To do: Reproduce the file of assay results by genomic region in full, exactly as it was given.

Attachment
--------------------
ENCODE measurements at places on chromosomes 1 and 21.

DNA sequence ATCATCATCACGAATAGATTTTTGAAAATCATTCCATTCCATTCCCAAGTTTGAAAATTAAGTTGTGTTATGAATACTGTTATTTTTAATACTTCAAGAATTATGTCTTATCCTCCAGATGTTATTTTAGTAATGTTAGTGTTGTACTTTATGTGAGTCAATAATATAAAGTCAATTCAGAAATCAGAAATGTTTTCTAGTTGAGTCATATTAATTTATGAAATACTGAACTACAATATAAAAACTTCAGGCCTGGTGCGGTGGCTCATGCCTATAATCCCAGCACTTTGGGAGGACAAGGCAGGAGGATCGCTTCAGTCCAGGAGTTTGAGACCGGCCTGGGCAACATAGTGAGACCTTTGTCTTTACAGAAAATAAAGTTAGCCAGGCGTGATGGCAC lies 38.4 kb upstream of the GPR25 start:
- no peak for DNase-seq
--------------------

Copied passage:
ENCODE measurements at places on chromosomes 1 and 21.

DNA sequence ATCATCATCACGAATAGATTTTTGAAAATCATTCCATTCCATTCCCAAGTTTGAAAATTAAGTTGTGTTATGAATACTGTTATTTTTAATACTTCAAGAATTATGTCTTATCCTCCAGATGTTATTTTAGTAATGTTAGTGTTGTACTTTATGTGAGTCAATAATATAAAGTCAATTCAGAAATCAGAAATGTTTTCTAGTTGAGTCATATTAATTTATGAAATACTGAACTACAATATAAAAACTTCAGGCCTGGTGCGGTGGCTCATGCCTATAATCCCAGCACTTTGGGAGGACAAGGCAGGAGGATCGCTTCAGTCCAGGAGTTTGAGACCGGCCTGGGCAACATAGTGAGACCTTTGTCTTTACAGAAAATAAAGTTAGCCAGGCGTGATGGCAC lies 38.4 kb upstream of the GPR25 start:
- no peak for DNase-seq